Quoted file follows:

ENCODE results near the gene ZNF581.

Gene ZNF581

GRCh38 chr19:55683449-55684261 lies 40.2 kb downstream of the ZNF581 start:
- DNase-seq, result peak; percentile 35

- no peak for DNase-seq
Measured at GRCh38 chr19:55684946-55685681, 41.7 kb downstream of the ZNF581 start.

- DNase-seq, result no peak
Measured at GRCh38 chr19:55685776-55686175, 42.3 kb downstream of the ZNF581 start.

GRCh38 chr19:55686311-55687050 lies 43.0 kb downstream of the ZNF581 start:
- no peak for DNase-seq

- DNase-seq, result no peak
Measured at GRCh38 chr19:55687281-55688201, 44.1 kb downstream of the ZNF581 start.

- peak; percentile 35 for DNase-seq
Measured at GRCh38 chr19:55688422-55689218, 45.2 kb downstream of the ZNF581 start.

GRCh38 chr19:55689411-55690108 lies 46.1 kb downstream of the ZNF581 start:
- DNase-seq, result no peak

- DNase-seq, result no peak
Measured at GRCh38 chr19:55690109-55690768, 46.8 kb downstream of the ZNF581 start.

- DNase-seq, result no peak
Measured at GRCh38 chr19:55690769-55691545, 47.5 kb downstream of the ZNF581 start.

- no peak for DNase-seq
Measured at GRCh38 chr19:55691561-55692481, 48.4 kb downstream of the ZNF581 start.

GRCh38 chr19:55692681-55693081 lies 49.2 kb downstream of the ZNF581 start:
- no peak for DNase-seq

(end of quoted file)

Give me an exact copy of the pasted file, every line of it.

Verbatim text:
ENCODE results near the gene ZNF581.

Gene ZNF581

GRCh38 chr19:55683449-55684261 lies 40.2 kb downstream of the ZNF581 start:
- DNase-seq, result peak; percentile 35

- no peak for DNase-seq
Measured at GRCh38 chr19:55684946-55685681, 41.7 kb downstream of the ZNF581 start.

- DNase-seq, result no peak
Measured at GRCh38 chr19:55685776-55686175, 42.3 kb downstream of the ZNF581 start.

GRCh38 chr19:55686311-55687050 lies 43.0 kb downstream of the ZNF581 start:
- no peak for DNase-seq

- DNase-seq, result no peak
Measured at GRCh38 chr19:55687281-55688201, 44.1 kb downstream of the ZNF581 start.

- peak; percentile 35 for DNase-seq
Measured at GRCh38 chr19:55688422-55689218, 45.2 kb downstream of the ZNF581 start.

GRCh38 chr19:55689411-55690108 lies 46.1 kb downstream of the ZNF581 start:
- DNase-seq, result no peak

- DNase-seq, result no peak
Measured at GRCh38 chr19:55690109-55690768, 46.8 kb downstream of the ZNF581 start.

- DNase-seq, result no peak
Measured at GRCh38 chr19:55690769-55691545, 47.5 kb downstream of the ZNF581 start.

- no peak for DNase-seq
Measured at GRCh38 chr19:55691561-55692481, 48.4 kb downstream of the ZNF581 start.

GRCh38 chr19:55692681-55693081 lies 49.2 kb downstream of the ZNF581 start:
- no peak for DNase-seq